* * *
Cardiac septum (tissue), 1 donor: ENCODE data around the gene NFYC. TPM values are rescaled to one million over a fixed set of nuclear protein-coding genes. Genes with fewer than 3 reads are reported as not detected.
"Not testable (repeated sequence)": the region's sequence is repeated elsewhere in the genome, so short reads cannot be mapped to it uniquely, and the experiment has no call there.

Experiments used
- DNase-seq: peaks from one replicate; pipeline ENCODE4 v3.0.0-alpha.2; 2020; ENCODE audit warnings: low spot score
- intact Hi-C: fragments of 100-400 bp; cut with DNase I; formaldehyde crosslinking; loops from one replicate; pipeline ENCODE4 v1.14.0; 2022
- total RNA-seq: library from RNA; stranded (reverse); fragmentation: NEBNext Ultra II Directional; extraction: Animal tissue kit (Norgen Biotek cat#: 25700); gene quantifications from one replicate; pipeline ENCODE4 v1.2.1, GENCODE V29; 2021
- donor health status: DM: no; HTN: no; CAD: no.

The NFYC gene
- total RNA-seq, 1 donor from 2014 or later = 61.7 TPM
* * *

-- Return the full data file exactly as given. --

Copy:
Cardiac septum (tissue), 1 donor: ENCODE data around the gene NFYC. TPM values are rescaled to one million over a fixed set of nuclear protein-coding genes. Genes with fewer than 3 reads are reported as not detected.
"Not testable (repeated sequence)": the region's sequence is repeated elsewhere in the genome, so short reads cannot be mapped to it uniquely, and the experiment has no call there.

Experiments used
- DNase-seq: peaks from one replicate; pipeline ENCODE4 v3.0.0-alpha.2; 2020; ENCODE audit warnings: low spot score
- intact Hi-C: fragments of 100-400 bp; cut with DNase I; formaldehyde crosslinking; loops from one replicate; pipeline ENCODE4 v1.14.0; 2022
- total RNA-seq: library from RNA; stranded (reverse); fragmentation: NEBNext Ultra II Directional; extraction: Animal tissue kit (Norgen Biotek cat#: 25700); gene quantifications from one replicate; pipeline ENCODE4 v1.2.1, GENCODE V29; 2021
- donor health status: DM: no; HTN: no; CAD: no.

The NFYC gene
- total RNA-seq, 1 donor from 2014 or later = 61.7 TPM